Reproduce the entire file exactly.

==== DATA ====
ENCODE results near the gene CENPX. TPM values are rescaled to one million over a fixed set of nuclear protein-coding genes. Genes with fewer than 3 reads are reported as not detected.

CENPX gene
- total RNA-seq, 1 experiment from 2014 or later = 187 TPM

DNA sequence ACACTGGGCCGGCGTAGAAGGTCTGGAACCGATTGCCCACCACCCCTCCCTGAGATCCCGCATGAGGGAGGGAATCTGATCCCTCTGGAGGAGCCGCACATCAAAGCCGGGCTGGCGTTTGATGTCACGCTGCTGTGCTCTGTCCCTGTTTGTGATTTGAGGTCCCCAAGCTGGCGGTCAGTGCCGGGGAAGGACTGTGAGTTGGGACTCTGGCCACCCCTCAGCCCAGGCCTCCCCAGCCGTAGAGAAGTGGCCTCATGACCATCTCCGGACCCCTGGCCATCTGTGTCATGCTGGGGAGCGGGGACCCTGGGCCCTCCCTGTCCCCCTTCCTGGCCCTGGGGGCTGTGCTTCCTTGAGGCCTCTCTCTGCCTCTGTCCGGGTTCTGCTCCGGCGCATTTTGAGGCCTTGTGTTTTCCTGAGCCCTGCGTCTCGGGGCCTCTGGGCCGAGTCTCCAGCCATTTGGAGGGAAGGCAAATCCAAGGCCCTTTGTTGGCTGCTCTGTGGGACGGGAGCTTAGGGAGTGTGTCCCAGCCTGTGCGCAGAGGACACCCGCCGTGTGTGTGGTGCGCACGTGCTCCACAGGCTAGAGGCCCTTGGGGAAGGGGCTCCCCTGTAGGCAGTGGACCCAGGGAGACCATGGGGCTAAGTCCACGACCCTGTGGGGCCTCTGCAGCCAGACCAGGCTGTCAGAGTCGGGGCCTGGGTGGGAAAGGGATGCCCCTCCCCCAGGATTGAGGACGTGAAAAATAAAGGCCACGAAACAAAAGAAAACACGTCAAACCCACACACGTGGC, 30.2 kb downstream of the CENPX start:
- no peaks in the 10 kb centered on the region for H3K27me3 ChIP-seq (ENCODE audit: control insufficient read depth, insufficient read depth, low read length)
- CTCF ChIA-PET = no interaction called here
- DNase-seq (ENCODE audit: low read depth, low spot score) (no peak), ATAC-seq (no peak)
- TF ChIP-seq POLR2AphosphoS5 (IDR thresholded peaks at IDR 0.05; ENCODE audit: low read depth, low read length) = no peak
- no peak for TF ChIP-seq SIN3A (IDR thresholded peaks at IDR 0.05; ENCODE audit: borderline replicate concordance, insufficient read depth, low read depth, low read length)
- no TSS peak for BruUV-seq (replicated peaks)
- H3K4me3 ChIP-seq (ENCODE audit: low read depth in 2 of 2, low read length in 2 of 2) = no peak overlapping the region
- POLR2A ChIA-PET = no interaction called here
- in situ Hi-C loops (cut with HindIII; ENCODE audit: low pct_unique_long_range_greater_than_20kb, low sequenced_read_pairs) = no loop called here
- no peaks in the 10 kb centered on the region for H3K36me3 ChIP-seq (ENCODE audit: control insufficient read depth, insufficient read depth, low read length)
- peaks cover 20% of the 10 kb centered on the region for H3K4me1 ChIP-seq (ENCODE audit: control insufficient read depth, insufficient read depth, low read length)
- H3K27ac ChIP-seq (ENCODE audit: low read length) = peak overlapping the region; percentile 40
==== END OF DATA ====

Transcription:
ENCODE results near the gene CENPX. TPM values are rescaled to one million over a fixed set of nuclear protein-coding genes. Genes with fewer than 3 reads are reported as not detected.

CENPX gene
- total RNA-seq, 1 experiment from 2014 or later = 187 TPM

DNA sequence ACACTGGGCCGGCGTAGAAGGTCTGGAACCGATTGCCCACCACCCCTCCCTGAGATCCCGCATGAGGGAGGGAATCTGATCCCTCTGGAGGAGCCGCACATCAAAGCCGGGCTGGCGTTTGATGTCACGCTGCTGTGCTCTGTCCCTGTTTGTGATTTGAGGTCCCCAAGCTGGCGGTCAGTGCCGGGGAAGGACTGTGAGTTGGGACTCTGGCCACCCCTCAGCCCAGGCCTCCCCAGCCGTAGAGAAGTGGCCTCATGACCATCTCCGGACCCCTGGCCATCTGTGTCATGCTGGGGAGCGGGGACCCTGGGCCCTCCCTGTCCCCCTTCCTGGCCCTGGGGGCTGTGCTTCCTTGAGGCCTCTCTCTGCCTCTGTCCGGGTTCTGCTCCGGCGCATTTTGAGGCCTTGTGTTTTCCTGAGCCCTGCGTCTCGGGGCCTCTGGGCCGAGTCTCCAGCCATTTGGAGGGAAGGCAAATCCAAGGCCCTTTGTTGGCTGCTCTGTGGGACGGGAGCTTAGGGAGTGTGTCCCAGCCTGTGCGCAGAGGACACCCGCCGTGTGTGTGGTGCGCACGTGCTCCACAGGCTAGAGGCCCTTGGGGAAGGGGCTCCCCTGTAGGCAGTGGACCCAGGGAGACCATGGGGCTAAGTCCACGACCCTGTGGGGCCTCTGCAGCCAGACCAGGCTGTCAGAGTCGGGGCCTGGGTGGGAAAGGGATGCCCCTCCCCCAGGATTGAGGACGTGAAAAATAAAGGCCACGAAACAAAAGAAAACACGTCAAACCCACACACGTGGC, 30.2 kb downstream of the CENPX start:
- no peaks in the 10 kb centered on the region for H3K27me3 ChIP-seq (ENCODE audit: control insufficient read depth, insufficient read depth, low read length)
- CTCF ChIA-PET = no interaction called here
- DNase-seq (ENCODE audit: low read depth, low spot score) (no peak), ATAC-seq (no peak)
- TF ChIP-seq POLR2AphosphoS5 (IDR thresholded peaks at IDR 0.05; ENCODE audit: low read depth, low read length) = no peak
- no peak for TF ChIP-seq SIN3A (IDR thresholded peaks at IDR 0.05; ENCODE audit: borderline replicate concordance, insufficient read depth, low read depth, low read length)
- no TSS peak for BruUV-seq (replicated peaks)
- H3K4me3 ChIP-seq (ENCODE audit: low read depth in 2 of 2, low read length in 2 of 2) = no peak overlapping the region
- POLR2A ChIA-PET = no interaction called here
- in situ Hi-C loops (cut with HindIII; ENCODE audit: low pct_unique_long_range_greater_than_20kb, low sequenced_read_pairs) = no loop called here
- no peaks in the 10 kb centered on the region for H3K36me3 ChIP-seq (ENCODE audit: control insufficient read depth, insufficient read depth, low read length)
- peaks cover 20% of the 10 kb centered on the region for H3K4me1 ChIP-seq (ENCODE audit: control insufficient read depth, insufficient read depth, low read length)
- H3K27ac ChIP-seq (ENCODE audit: low read length) = peak overlapping the region; percentile 40